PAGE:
Liz Ruskin, APRN
lruskin (at) alaskapublic (dot) org | About Liz
U.S. Senate candidate Joe Miller kicked off his campaign last night in Wasilla before a few hundred supporters. Miller drew cheers as he hit on popular Tea Party themes, like abolishing the IRS and ending state surveillance. And he may be the only candidate in the race with a personalized country-western anthem.
U.S. Senate candidate Joe Miller kicked off his campaign last night in Wasilla before a few hundred cheering supporters. Amid prayer and patriotic songs, Miller and those introducing him talked about God, guns and government mistrust. Miller drew cheers as he hit on popular Tea Party themes, such as abolishing the IRS and ending state surveillance.
In Juneau, the latest version of the education funding bill emerged today, and it isn’t what school advocates were hoping for. Senate Finance co-chairman Kevin Meyer says it’s a comprehensive bill that would add $100 million to education, and he says the Republican majority is committed to keeping that money in the budget for each of the next three years.
The state House voted Thursday to sunset the Alaska Film Tax Credit in 2016. The provision was part of a bill requiring state agencies to report to the Legislature on so-called “lost revenue.” That’s the millions of dollars in revenues the state doesn’t collect each year due to various fee exemptions and tax credits. The bill adds sunset dates to some of them, meaning those programs would expire if lawmakers don’t intervene before then.
Gov. Sean Parnell’s $150 million-dollar bill to subsidize Alaska’s oil refineries grew to $200 million today, when House Speaker Mike Chenault expanded it to include the Agrium fertilizer plant in Nikiski.
The Parnell Administration warns Petro Star’s refinery in North Pole might fold without state assistance. A bill pending in the state House would prop up Alaska’s three remaining oil refineries with $150 million in state funds. But even some legislators who are helping advance the bill say they’re uncomfortable with it.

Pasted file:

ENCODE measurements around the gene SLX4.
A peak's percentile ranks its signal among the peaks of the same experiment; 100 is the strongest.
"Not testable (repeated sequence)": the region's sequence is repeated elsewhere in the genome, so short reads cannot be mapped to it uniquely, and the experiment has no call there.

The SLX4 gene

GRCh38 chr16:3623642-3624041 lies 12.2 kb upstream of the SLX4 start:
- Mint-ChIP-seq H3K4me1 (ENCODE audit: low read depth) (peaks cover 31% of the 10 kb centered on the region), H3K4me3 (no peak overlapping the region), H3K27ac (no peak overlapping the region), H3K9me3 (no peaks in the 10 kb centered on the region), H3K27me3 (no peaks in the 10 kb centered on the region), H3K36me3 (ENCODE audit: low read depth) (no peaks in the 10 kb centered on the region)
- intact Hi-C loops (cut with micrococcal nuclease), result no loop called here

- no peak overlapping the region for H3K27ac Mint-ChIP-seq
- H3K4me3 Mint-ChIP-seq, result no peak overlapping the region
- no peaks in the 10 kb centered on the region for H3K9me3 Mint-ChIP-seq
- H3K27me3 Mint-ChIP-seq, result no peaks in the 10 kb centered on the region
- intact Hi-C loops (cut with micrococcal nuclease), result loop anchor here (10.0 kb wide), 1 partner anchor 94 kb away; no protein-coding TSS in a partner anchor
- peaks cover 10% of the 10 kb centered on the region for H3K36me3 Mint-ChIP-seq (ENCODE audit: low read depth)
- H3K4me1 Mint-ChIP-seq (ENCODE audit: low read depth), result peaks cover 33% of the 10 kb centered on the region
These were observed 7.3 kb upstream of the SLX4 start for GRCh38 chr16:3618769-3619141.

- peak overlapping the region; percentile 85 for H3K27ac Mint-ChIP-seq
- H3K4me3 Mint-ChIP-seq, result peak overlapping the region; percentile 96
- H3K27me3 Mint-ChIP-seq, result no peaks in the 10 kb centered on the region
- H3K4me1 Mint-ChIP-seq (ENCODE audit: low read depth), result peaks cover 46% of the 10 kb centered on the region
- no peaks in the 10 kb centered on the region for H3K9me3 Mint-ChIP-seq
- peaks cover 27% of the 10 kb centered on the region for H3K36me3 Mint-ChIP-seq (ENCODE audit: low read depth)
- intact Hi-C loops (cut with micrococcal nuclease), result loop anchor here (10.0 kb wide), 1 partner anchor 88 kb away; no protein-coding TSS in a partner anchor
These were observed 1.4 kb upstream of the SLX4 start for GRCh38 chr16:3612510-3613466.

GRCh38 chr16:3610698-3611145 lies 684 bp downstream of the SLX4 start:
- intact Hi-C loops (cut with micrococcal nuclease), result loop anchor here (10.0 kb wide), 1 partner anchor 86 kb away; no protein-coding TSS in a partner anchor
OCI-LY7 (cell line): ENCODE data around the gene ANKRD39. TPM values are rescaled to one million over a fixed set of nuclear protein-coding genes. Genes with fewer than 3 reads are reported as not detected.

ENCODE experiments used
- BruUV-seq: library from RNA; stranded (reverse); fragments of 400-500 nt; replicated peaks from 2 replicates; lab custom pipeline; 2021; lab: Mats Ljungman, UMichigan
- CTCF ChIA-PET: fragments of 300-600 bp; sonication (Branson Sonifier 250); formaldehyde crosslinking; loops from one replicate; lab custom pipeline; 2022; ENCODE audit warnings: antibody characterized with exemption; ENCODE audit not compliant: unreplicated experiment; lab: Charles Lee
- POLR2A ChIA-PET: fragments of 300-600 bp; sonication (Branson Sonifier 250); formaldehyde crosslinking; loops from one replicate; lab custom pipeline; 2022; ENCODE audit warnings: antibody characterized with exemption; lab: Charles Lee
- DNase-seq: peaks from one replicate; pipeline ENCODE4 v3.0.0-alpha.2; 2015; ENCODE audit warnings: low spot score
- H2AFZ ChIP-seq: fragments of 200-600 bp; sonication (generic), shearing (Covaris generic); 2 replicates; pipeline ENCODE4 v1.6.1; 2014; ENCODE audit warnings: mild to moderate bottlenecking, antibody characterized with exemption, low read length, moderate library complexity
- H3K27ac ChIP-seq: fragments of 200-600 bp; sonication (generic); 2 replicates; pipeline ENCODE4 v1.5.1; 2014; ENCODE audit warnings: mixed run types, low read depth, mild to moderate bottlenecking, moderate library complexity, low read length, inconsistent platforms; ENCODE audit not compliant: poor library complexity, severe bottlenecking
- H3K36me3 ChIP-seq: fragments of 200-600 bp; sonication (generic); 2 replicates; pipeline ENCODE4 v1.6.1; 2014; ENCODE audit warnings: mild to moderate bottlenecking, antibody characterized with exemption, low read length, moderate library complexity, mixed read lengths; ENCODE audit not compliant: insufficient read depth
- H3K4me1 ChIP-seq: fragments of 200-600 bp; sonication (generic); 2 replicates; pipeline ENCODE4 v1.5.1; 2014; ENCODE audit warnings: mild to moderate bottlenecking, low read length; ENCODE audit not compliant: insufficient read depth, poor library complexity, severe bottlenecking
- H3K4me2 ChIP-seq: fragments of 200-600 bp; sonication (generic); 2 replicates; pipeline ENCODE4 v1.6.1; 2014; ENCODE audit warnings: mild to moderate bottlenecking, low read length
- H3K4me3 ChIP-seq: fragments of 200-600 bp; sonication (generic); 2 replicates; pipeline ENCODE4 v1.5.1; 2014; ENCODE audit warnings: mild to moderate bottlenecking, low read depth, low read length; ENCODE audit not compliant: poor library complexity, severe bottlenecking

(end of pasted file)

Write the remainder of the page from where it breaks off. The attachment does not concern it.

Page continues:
Despite occasional fears in the West of a Russian land grab in the Arctic, Russia has behaved as a good neighbor in its dealings with other countries in the Arctic Council. But Putin’s moves in Ukraine has Arctic experts wondering what this means for international relations in the Arctic and whether the era of cooperation with Russia is over.
The mining conglomerate Rio Tinto announced this morning it is divesting its stake in Northern Dynasty, the owner of the proposed Pebble Mine. Rio said in December it might sell, but in a surprise move, the company says it is donating its 19 percent share to two charities, the Alaska Community Foundation and the Bristol Bay Native Corporation Education Foundation.
Interior Secretary Sally Jewell already rejected a plan to build a road through the Izembek National Wildlife Refuge to link King Cove to the all-weather airport at Cold Bay. These days, all three members of Alaska’s Congressional delegation are trying to get her to change her mind, and today was Congressman Don Young’s turn to press the case.
The U.S. Senate Indian Affairs Committee today looked at a raft of bills aimed at improving the safety of Native American communities, including Alaska Native villages. A bill that would strengthen Alaska tribal courts and tribal law enforcement drew no opposition at the hearing, but the bill is likely to become more controversial.
The head of the federal National Guard Bureau says the investigation now underway into allegations of sexual assault and harassment within the Alaska National Guard should not be hidden away.
The Katie John lawsuit over subsistence fishing rights is finally over. The U.S. Supreme Court announced Monday it will not review a lower court’s decision to leave standing federal rules that provide a rural subsistence priority on 60% of Alaska’s inland waters.
The head of British Columbia’s government has pledged to spur mining development in the western Canadian province, and that has fishermen in Southeast Alaska nervous. A group from Southeast flew to Washington D.C. this week to see how it can raise its voice in Canada.
In Congress today, a House subcommittee marked the 5oth anniversary of the Great Alaska Earthquake with a hearing focused on what scientists have learned from that event that can prepare the nation for the next big temblor or tsunami. Seismologists and several lawmakers said Congress needs to pony up for an earthquake early warning system.
Sen. Lisa Murkowski says she’s normally not one for drama, but she has stepped up the rhetoric on one issue: The King Cove road. Murkowski says Interior Secretary Sally Jewell is the only person standing between the people of King Cove and their access to an all-weather airport for medical evacuations Jewell went before a Senate panel to defend the president’s budget today and Murkowski seized the opportunity.
The U.S. Environmental Protection Agency released a proposal today that critics say would expand the reach of the Clean Water Act to cover most creeks and wetlands across the country. The EPA says the rule would not broaden its jurisdiction. It says the rule just clarifies that most seasonal and rain-dependent streams are protected, as are wetlands near streams.